Swarmers send large numbers of units in waves to try and combat the foe. They tend to focus on a single base, using large, diverse groups of units to lay siege on the opponent. Their strength is the ability to send a large number of foes at a time to attack a foe, crippling them continuously. Their weakness is that as a result of sending all these units away, their defenses tend to get neglected, and sending so many units has very high upkeep.
Utilize multiple small bases with their own defenses towers and units to defend it. Production buildings will be built in appropriate places (sometimes in pairs or threes), with medium defenses. Strength is in the numbers, and the ability to recover quickly if a single base is lost. The weakness is that scattered bases are far easier to topple one by one than larger, better fortified bases.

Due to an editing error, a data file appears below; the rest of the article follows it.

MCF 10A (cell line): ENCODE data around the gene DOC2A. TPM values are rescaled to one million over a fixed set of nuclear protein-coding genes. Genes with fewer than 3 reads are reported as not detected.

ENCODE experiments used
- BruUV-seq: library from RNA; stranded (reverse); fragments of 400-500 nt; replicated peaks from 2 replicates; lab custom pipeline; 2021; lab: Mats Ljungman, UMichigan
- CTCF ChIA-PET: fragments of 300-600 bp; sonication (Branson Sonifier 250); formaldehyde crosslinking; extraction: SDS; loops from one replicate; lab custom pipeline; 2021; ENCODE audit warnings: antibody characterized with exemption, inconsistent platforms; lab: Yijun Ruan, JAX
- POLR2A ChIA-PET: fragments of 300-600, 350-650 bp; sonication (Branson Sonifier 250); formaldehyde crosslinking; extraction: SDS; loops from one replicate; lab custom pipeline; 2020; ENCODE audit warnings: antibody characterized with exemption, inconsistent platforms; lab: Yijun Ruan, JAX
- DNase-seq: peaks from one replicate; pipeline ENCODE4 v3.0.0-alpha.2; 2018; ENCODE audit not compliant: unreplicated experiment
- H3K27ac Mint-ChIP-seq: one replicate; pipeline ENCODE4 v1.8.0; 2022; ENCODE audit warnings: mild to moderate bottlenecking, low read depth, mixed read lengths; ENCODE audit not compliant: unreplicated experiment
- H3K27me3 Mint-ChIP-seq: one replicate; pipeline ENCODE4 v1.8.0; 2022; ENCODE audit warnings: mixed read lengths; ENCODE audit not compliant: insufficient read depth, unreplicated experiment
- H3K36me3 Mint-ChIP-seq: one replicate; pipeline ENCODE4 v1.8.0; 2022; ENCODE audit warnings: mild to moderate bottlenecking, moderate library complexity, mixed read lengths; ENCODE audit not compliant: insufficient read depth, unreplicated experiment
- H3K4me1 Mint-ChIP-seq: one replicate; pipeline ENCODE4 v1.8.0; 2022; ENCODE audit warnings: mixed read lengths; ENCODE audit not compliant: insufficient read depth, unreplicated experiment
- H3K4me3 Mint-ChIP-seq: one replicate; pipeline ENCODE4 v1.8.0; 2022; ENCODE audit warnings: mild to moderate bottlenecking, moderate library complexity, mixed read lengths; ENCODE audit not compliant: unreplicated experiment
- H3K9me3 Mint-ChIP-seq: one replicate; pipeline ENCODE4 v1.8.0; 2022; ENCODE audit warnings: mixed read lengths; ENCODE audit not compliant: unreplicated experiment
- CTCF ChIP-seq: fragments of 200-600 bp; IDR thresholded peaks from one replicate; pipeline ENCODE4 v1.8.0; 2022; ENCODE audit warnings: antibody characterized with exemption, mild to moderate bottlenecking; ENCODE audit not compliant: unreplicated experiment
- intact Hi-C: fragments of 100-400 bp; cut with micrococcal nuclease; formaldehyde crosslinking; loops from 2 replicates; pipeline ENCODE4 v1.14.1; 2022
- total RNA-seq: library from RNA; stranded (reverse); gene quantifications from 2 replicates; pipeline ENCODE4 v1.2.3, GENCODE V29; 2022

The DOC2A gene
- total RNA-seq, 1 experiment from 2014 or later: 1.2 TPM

Similar to the Lords' strategy, but instead of having multiple smaller bases, Communists use a scattering of units over a large area to try and control that area. In effect, it's one massive base. However, this comes at the risk that moving to a part that is being attacked can be difficult to perform in a timely manner. The strength is the size that they control, as they can cover large resource areas and many paths. Their weakness is the fact that units tend to be scattered out, making it difficult to put up a constant defense.